• All laboratories are required to have a fully functional sink with a drain and pressurized water. Sink drains should be made of nonporous material and easily disinfected. Hands-free sinks may be required in certain types of laboratories. Sinks should be located near exits leading to less hazardous areas.
  • Engineering Controls
    • The most hazardous operations areas, such as chemical fume hoods, biological safety cabinets, and chemical storage areas must be located away from doors and exits in an area that is least susceptible to cross drafts, foot traffic, or sources of exhaust from other laboratory equipment. This is to improve safety and to minimize the chance that turbulence is created near the hood or cabinet.
    • Chemical fume hoods are required in all laboratories where chemicals will be used or stored.
    • Biosafety cabinets are required in all laboratories where biohazardous material will be used.
    • Laboratory doors should be self-closing and self-locking.
  • Special Equipment
    • Specific design requirements for microscope rooms depend on the type of microscope and the work to be performed. Vibration, ventilation, lighting, and utilities are important considerations.
  • Telephone
    • Laboratories and laboratory support rooms must have access to a telephone that can be used to dial 911 during or after routine work hours.
  • Animal Spaces
    • Laboratories that will house animals must be designed to meet AAALAC standards.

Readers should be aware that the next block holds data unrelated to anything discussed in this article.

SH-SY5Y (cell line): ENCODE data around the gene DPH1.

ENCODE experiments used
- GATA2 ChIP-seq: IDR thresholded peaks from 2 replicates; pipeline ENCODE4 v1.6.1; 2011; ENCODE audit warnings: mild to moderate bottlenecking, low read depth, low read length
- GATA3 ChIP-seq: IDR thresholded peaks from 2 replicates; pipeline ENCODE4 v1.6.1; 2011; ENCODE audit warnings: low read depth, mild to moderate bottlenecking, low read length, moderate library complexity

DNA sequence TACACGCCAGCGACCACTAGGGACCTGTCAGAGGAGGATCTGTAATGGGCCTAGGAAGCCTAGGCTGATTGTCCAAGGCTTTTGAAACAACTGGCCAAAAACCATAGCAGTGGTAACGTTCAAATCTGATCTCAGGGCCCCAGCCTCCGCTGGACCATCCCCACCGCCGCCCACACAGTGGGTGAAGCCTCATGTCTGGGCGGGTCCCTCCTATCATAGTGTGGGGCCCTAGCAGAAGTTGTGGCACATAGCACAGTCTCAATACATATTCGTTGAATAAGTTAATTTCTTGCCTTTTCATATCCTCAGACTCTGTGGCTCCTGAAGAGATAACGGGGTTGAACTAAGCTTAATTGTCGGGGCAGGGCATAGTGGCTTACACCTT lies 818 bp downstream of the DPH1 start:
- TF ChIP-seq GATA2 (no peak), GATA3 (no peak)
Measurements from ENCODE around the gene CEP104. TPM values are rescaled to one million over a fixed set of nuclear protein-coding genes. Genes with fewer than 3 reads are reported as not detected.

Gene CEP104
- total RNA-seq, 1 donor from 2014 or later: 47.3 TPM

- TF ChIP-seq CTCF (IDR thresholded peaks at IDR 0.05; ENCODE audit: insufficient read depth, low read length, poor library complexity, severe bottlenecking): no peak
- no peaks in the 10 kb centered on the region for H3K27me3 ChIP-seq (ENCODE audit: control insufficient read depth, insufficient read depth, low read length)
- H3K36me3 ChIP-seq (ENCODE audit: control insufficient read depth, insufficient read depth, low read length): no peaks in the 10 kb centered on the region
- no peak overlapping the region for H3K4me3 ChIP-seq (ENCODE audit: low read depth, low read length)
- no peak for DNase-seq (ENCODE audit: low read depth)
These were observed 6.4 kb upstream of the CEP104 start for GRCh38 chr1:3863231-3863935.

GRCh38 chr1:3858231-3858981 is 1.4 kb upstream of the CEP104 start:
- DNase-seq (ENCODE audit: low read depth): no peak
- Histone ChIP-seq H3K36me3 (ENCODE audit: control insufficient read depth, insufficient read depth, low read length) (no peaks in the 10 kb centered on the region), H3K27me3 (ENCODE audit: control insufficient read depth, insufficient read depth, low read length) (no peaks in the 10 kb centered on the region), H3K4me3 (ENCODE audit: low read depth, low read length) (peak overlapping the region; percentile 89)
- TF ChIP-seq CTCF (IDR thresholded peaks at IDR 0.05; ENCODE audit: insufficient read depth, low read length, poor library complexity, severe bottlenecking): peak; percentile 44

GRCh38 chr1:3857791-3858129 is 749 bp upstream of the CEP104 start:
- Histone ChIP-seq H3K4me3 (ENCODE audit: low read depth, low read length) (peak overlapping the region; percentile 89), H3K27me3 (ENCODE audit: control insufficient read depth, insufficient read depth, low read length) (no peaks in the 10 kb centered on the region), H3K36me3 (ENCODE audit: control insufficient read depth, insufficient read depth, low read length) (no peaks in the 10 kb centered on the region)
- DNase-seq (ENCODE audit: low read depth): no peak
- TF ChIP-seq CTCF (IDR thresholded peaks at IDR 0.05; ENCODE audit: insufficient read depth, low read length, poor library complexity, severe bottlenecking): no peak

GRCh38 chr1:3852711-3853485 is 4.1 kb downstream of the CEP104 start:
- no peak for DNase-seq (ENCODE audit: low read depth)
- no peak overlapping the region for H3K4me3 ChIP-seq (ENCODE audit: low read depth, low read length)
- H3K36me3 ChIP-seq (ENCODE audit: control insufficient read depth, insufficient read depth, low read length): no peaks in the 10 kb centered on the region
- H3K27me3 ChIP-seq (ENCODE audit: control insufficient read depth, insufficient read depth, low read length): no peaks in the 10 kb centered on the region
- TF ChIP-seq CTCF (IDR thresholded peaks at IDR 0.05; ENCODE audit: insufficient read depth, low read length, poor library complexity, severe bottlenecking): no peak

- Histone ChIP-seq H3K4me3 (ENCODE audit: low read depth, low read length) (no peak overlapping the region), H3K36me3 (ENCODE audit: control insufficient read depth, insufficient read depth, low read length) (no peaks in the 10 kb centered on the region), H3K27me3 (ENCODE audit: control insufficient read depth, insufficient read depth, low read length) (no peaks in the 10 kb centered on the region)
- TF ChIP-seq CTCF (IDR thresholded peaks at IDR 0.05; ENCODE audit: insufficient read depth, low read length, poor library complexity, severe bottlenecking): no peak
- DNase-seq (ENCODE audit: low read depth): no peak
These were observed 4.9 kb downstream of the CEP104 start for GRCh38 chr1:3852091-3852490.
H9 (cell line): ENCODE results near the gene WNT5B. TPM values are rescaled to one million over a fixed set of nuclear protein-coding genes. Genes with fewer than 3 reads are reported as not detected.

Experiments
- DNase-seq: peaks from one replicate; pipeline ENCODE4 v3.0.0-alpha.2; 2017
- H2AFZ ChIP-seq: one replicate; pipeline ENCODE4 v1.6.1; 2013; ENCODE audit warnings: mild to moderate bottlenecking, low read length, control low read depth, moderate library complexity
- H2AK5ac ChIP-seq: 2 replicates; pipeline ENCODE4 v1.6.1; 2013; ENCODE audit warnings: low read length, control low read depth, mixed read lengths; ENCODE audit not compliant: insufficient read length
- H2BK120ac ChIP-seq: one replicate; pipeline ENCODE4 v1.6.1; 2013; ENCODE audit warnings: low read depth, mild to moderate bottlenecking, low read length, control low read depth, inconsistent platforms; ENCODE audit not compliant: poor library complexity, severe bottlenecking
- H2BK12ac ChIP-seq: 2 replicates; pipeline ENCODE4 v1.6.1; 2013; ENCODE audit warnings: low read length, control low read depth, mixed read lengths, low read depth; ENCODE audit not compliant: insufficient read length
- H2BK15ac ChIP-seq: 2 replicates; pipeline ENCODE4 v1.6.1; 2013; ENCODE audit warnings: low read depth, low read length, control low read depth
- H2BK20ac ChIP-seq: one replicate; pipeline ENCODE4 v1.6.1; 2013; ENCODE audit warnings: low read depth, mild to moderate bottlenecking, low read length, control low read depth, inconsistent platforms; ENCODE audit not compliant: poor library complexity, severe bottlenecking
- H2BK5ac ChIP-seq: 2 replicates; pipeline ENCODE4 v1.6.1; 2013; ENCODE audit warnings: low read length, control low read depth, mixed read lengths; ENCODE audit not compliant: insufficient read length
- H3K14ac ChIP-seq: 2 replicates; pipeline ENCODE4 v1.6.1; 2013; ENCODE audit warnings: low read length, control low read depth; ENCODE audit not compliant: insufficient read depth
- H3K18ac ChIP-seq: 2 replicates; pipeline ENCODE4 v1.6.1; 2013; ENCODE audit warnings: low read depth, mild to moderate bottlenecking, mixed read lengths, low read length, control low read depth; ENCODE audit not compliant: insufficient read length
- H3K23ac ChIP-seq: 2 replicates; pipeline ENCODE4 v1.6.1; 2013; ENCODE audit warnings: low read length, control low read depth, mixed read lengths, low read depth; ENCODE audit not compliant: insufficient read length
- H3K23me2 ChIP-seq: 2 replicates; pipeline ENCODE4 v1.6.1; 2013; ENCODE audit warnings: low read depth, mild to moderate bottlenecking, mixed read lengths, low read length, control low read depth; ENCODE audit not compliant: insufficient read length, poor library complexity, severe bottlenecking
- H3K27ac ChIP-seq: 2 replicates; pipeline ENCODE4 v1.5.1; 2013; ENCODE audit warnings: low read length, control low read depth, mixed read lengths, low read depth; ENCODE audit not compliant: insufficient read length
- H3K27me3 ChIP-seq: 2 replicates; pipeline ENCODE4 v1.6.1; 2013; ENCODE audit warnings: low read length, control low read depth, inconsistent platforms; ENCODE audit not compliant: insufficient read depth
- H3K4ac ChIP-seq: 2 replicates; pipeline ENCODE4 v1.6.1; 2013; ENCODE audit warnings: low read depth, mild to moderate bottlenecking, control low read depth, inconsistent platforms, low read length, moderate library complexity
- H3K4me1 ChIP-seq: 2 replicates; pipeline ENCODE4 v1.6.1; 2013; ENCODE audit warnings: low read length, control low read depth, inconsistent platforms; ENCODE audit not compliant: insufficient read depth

• Penetrations – Penetration in floors, walls, and ceilings should be sealed, to include openings around ducts, doors, and door frames, to facilitate pest control and proper cleaning.

What to Consider When Designing or Renovating a Laboratory

It can be challenging to identify all design considerations upfront, but the degree to which the needs and requirements for the laboratory can be anticipated and incorporated early in the design phase will significantly impact the course of the design process and can prevent the need for costly changes during and after construction. Principal Investigators and Departments are encouraged to reach out to EHS as soon as they can, to ensure the proposed laboratory meets safety can compliance requirements. Following is a list of factors to consider when planning a new laboratory construction or renovation project.

  • Will the laboratory be used for research or instruction?
  • What is the anticipated occupancy during peak use?
  • What types of hazardous substances will be used and in what quantities? Are there special requirements for storage and use of these substances?
  • What equipment and instruments will be housed?
  • Are there special requirements for placement, structural support, ventilation, electricity, back-up systems, environmental controls, etc?
  • What procedures and manipulations will be conducted?
  • Are standard engineering controls sufficient?
  • Will complex apparatus be used?
  • Will novel substances or uncharacterized material be used or synthesized?
  • What type of wastes will be generated and in what quantity?
  • Are there regulatory or funding requirements that must be considered for such as need for an anteroom or intrusion detection system?